then everybody at CNN wants to tell dirty rape lies!

    but the truth is beauty and beauty is truth

    and we have to hold onto that

    as Americans

    happyfeet (28a91b)

  13. And abc and cbc and NBC and the journal and USA today, the two minute hate stretched out like reed richards.

    Narciso (bc5af6)

  14. Ford clearly didn’t care.

    sleazy chrissy also didn’t care how many girls Brett would go into boisterously rape for decades and decades

    it wasn’t her problem

    seems like rape’s only really on her radar when it’s useful

    happyfeet (28a91b)

  15. Tillman, are you saying Smyth is partisan if he agrees with and/or does not condemn Kavanaugh? If so, do you hold Ford’s acquaintances to the same standard?

    DRJ (15874d)

  16. Or is your concern that he did not want to testify?

    DRJ (15874d)

  17. Still bet the DNC is trying to get a SJW who Kavanaugh coached to say he suggested unsavory things. This week will be to see if anyone bites.

    NJRob (1d7532)

  18. oops i meant go *on* to

    happyfeet (28a91b)

  19. Memo to Kerpen:

    Memories…

    Two college friends, both drunk, but one a routinely heavy drinker and much drunker than the other, are shacked up w/their girlfriends who’d also been drinking with them after some heavy duty Saturday night partying. They’re all in the same room.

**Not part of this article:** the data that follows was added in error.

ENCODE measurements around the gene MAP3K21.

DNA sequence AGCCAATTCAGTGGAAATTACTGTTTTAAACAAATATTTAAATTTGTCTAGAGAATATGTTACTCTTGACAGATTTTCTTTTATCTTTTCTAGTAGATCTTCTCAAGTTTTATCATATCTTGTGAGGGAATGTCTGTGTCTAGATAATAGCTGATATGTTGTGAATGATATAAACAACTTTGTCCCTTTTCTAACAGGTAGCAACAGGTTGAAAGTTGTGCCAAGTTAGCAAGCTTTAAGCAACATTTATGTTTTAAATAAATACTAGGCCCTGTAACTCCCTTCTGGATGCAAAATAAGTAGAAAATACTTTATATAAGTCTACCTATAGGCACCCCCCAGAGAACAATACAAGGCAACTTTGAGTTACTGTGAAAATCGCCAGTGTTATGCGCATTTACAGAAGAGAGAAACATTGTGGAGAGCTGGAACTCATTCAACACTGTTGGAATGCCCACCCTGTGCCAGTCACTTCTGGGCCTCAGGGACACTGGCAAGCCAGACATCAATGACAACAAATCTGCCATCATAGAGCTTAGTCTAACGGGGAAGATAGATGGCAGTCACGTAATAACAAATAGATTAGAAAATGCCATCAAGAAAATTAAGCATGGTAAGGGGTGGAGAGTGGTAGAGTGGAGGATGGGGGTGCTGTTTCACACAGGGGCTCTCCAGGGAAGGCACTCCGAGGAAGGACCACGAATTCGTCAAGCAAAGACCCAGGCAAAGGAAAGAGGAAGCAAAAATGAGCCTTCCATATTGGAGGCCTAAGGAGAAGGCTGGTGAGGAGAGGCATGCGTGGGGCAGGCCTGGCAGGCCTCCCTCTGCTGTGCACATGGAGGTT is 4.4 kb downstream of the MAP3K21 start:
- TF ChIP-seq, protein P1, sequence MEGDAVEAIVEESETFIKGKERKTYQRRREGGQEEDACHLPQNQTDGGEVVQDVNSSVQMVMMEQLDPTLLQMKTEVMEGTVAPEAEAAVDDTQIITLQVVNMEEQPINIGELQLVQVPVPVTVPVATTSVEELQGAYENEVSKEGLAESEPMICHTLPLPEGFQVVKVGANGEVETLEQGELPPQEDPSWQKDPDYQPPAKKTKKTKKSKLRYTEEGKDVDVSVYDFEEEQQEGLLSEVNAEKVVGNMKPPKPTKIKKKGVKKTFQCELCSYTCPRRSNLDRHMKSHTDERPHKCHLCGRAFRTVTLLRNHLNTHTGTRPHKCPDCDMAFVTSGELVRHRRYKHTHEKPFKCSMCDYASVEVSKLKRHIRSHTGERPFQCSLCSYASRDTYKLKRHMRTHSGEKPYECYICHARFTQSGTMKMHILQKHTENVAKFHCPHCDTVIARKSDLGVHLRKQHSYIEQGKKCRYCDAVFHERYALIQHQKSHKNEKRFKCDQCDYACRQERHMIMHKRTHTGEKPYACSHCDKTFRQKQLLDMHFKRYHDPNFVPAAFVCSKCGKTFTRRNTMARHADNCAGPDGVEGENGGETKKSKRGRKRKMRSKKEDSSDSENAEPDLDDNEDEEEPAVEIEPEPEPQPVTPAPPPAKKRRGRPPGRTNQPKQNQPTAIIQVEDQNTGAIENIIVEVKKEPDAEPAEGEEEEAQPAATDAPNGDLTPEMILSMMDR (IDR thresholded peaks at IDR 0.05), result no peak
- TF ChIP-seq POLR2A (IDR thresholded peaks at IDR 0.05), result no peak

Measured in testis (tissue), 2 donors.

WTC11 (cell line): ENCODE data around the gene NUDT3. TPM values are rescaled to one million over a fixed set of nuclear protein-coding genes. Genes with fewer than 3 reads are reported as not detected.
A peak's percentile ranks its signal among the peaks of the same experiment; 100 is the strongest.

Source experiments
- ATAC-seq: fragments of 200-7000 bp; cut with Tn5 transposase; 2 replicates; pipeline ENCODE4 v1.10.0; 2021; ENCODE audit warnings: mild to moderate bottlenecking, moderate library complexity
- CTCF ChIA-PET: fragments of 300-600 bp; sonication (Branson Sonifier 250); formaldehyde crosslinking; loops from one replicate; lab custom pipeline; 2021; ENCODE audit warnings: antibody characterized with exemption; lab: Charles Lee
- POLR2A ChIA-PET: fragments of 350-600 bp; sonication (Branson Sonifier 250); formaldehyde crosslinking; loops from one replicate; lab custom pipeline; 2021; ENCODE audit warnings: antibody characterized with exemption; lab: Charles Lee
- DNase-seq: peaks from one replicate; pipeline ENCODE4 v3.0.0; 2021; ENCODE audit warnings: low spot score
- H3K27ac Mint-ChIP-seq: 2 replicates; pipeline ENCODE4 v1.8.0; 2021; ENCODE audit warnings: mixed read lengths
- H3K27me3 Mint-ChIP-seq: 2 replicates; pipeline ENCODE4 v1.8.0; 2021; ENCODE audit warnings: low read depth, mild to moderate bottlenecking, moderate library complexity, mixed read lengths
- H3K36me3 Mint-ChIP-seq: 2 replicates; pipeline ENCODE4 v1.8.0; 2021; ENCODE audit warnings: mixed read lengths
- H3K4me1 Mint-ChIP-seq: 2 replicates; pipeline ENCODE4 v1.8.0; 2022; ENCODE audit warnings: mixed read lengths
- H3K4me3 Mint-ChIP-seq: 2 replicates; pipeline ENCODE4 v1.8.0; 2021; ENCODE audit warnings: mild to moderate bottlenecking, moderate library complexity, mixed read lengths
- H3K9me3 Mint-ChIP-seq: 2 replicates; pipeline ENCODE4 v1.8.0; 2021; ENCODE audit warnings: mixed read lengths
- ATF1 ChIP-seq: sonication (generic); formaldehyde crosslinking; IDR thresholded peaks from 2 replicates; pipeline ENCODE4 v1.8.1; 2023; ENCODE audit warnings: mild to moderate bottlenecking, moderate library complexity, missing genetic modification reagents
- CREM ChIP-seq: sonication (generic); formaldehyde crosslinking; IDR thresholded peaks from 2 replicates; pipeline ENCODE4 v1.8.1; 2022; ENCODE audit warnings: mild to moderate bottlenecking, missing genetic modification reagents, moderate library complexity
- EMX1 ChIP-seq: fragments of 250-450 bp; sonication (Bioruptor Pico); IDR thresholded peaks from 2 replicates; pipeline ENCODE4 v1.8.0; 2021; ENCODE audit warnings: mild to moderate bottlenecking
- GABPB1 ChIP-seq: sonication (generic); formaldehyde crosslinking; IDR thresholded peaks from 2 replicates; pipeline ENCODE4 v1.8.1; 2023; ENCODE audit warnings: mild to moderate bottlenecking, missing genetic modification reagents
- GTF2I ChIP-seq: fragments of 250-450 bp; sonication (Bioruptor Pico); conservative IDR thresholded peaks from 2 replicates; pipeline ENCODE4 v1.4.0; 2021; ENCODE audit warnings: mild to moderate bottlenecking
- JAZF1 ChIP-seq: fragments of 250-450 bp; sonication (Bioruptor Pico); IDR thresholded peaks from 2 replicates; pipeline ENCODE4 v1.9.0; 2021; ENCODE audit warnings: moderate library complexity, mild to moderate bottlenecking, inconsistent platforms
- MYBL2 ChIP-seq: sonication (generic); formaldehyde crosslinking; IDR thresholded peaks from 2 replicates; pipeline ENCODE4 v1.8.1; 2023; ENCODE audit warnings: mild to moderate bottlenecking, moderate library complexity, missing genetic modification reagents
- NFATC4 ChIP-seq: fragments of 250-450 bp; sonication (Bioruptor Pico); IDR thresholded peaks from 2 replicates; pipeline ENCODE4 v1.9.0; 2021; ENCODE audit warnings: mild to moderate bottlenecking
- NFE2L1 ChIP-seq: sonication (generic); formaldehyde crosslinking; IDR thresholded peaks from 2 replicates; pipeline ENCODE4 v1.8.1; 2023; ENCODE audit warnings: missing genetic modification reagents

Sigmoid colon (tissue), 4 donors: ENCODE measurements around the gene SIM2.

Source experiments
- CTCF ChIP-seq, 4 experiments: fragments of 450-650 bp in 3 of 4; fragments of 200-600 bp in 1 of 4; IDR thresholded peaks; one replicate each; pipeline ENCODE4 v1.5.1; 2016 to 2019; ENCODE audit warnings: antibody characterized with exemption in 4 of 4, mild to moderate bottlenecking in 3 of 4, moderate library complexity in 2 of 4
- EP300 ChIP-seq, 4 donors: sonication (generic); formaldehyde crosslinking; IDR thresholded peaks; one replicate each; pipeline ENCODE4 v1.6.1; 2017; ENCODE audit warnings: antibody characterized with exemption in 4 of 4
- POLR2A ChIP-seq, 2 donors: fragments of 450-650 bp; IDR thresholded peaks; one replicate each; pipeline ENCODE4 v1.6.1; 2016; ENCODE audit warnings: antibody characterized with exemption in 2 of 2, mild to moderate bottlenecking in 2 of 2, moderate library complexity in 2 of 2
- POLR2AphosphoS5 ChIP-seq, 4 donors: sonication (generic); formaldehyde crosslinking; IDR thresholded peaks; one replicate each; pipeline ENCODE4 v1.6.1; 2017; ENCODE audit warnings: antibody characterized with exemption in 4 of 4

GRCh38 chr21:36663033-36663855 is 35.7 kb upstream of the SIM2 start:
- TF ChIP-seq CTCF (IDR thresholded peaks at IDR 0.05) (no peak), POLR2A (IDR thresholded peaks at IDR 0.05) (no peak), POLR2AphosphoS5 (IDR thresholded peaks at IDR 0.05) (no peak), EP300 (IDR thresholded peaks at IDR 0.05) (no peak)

Suddenly one guy gets up and in the ambient light, drops trawl, and starts pissing in the middle of the room- right on to the rug and scattered clothing on the floor. The other guy sees it, the girlfriend of the pisser was in bed with watches it, both yell; ‘Whoa, Rory, you’re pissing on the floor!’ … the guy sways, staggers w/his tongue out, finishes peeing and falls back into the bed. Next morning over coffee he’s told what he did. He says has no memory of it. Laughter erupts. Just another ‘Rory Story.’ It’s filed away w/so many others and not mentioned again. Everybody graduates, drift apart and get on w/their lives. 40 years later the guys touch base. Rory is a retired stockbroker now. Respectable. Married w/two grown kids. One guy relates the pissing-on-the-floor-story to the other. The other guy again says he has absolutely no memory of the story or the incident it at all. The girl he was in bed with, now his wife of nearly 40 years and mother of his children, barks at him, ‘You pissed on the floor and on my clothes, dummy.’ ‘Course Roay isn’t up for a Supreme Court slot. Ah, yes. Memories.

    DCSCA (797bc0)